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Weld Discontinuities - Part 3 Cracking
Cracks in a weldment are probably the most dreaded of all the weld discontinuities. Because of the wide range of applications and the many types of materials welded, cracking is an extremely complex subject. We will examine some basic theory and characteristics of different types of cracking in welded connections.
Cracks will occur in the weld metal when localized stresses exceed the ultimate strength of the metal. For this reason, we need to consider some important variables when designing a welding procedure to best resist cracking. The crack sensitivity of the base material may be associated with its chemistry and/or its susceptibility to the formation of elements which will reduce its ductility. The introduction of excessive stresses to the weld joint, particularly in conjunction with a material in a crack-sensitive condition, can cause cracking to occur. Stresses in and around the weld are characteristic of the welding operation, which often introduces extreme localized heating, together with expansion and contraction during the welding process. Cracking is often associated with stress concentration near discontinuities in welds and base metal, and near mechanical notches associated with the weldment design. Hydrogen embrittlement, which is a condition that causes a loss of ductility and exists in weld metal due to hydrogen absorption, can contribute to crack formation in some materials
Cracks are usually classified into one of two types: Hot Cracks and Cold Cracks.
Hot cracks develop at elevated temperatures, propagate between the grains of the material, and commonly form during solidification of the weld metal.
Cold cracks develop after solidification of the weld as a result of stresses and propagate both between grains and through grains. Cold cracks in steel are sometimes called delayed cracks and are often associated with hydrogen embrittlement.
We can divide cracks into an additional two types: Cracks in the base material and cracks in the weld metal.
Cracks in the Base Material
Heat-Affected-Zone (HAZ) cracking is most often associated with hardenable base material. High hardness and low ductility in the heat-affected zone is often a result of the metallurgical response to the welding thermal cycles. In ferritic steels, hardness increases and ductility decreases with an increase in carbon content and an increase in the cooling rate from the welding temperature. The heat-affected zone hardness is related to the hardenability of the base material, which in turn is dependent on the base material chemical composition. Carbon has a predominant effect on the hardenability of steel. Perhaps an extreme example of this hardenability and its effect on base metal cracking is when we consider the welding of cast iron. This material contains between 2% and 4.5% carbon, which gives the alloy great hardness and low ductility. If we attempt to weld this material without serious consideration to cooling rates and residual stress, we will invariably encounter base material cracking.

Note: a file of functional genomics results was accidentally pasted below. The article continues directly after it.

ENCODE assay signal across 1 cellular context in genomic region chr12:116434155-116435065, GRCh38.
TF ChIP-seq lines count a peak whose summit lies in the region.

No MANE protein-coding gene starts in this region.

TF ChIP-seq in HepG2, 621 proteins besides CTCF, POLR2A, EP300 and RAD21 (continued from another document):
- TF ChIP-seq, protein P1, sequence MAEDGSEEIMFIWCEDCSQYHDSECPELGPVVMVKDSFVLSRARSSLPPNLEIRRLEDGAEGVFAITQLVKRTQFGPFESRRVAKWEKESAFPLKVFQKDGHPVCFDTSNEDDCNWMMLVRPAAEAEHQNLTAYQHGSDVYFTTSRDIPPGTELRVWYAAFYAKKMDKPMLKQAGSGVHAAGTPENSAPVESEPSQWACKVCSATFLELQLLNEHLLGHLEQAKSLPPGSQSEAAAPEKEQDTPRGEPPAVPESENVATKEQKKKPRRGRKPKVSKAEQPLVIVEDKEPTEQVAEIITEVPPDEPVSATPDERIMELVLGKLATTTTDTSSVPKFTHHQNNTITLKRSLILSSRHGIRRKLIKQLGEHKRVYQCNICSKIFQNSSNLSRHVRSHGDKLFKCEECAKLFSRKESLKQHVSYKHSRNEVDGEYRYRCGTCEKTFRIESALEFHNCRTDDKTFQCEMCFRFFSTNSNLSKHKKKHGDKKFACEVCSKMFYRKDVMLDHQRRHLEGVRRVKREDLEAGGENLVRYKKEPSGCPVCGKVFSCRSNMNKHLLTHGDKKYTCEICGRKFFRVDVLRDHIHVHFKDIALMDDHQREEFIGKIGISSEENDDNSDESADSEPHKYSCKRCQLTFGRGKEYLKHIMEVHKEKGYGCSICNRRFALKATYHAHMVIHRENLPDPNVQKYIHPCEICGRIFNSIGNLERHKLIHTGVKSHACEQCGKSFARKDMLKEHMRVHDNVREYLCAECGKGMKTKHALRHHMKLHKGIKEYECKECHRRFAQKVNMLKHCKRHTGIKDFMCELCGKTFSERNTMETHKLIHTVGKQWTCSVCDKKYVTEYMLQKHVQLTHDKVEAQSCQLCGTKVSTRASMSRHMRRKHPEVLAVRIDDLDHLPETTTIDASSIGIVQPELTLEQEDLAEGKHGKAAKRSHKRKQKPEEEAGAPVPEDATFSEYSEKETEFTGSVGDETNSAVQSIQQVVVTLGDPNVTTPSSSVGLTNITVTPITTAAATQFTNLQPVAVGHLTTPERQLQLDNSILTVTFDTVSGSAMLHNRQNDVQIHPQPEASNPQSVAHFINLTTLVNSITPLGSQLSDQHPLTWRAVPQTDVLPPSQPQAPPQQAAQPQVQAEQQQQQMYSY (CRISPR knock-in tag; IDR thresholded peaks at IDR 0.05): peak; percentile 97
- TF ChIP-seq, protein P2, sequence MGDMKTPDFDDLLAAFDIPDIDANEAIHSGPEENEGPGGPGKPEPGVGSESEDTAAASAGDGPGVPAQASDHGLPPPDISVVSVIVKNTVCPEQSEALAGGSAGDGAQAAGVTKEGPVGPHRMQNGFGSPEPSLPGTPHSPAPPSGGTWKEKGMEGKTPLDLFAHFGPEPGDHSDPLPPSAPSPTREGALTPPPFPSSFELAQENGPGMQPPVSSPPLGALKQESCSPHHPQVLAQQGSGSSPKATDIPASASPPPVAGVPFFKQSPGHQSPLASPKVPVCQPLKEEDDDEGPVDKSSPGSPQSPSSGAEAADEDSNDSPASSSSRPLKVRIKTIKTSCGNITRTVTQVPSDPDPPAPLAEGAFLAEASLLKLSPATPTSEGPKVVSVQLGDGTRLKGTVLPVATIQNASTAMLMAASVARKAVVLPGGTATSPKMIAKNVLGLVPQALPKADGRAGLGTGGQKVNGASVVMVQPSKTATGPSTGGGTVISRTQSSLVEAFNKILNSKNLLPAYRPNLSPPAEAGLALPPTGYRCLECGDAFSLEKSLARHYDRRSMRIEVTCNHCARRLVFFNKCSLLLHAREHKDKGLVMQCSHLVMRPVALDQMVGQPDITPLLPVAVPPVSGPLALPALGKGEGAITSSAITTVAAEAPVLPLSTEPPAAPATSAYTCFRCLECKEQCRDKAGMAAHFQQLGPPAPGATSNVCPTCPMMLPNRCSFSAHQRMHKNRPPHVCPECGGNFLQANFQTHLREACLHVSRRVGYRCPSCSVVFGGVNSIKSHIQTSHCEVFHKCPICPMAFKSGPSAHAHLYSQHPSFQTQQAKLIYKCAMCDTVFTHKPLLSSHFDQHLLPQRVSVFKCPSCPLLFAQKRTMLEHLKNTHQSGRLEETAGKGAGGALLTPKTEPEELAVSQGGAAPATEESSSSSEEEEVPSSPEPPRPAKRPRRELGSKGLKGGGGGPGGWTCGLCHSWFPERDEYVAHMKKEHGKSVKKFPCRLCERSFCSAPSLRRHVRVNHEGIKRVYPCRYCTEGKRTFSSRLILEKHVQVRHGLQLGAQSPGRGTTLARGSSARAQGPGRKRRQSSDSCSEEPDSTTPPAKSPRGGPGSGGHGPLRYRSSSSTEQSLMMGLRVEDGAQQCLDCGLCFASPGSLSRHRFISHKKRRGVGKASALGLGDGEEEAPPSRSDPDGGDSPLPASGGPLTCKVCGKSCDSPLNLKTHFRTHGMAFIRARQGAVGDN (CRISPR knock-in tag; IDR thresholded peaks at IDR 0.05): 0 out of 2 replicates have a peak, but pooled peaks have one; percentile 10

Cracks in the Weld Metal
We can divide weld metal cracks into three types: Transverse, longitudinal and crater cracks.
Transverse weld metal cracks are perpendicular to the direction of the weld. This type of crack is more common in welds that have a high degree of restraint.
Longitudinal weld cracks travel in the same direction as the weld and are often confined to the center of the weld. This type of crack may be an extension of a crack that originally initiated at the end of a weld.
Crater cracks can be formed by an abrupt weld termination if a crater is left unfilled with weld metal. These cracks are usually star shaped and initially only extend to the edge of the crater. However, these cracks can propagate into longitudinal weld cracks.
The Effect of Cracks on the Weld Integrity
Cracks in any form are usually unacceptable discontinuities and are considered most detrimental to the performance of the weld. A crack, by its nature, is sharp at its extremities and consequently acts as a stress concentration. The stress concentration effect of a crack is greater than that of most other discontinuities. Cracks have a tendency to propagate and can contribute to weld failure if subjected to stress in service. Cracks, regardless of size, are not normally permitted in weldments governed by most fabrication codes. They are required to be removed, usually by grinding or gouging, and the excavation filled with sound weld metal.
The successful welding procedure will incorporate in its requirements the controls necessary to overcome the tendency for crack formation. Such controls, dependent on material type, may be preheating temperature, interpass temperature, preparation of and type of welding consumables, and post-weld heat treatment. It is the responsibility of the welding inspector to evaluate these welding procedural controls during their inspections, thereby ensuring that welding is performed in accordance with welding procedures that have been designed to minimize the probability of weld cracking.